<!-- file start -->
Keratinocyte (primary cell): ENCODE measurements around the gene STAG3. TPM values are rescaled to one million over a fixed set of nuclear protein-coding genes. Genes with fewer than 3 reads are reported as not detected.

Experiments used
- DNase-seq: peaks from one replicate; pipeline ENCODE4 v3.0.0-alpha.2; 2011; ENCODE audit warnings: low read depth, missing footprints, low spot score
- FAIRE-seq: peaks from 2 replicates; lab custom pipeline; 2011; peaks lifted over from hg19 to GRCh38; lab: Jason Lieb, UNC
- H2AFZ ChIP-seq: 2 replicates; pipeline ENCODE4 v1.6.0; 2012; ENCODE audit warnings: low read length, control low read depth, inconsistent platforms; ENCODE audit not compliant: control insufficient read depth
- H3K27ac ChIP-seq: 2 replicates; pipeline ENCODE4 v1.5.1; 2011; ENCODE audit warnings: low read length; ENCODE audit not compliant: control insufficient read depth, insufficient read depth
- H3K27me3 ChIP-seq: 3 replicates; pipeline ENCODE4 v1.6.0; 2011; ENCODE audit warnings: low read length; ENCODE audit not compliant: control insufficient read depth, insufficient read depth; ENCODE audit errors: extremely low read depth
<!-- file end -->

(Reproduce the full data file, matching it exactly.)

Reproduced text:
Keratinocyte (primary cell): ENCODE measurements around the gene STAG3. TPM values are rescaled to one million over a fixed set of nuclear protein-coding genes. Genes with fewer than 3 reads are reported as not detected.

Experiments used
- DNase-seq: peaks from one replicate; pipeline ENCODE4 v3.0.0-alpha.2; 2011; ENCODE audit warnings: low read depth, missing footprints, low spot score
- FAIRE-seq: peaks from 2 replicates; lab custom pipeline; 2011; peaks lifted over from hg19 to GRCh38; lab: Jason Lieb, UNC
- H2AFZ ChIP-seq: 2 replicates; pipeline ENCODE4 v1.6.0; 2012; ENCODE audit warnings: low read length, control low read depth, inconsistent platforms; ENCODE audit not compliant: control insufficient read depth
- H3K27ac ChIP-seq: 2 replicates; pipeline ENCODE4 v1.5.1; 2011; ENCODE audit warnings: low read length; ENCODE audit not compliant: control insufficient read depth, insufficient read depth
- H3K27me3 ChIP-seq: 3 replicates; pipeline ENCODE4 v1.6.0; 2011; ENCODE audit warnings: low read length; ENCODE audit not compliant: control insufficient read depth, insufficient read depth; ENCODE audit errors: extremely low read depth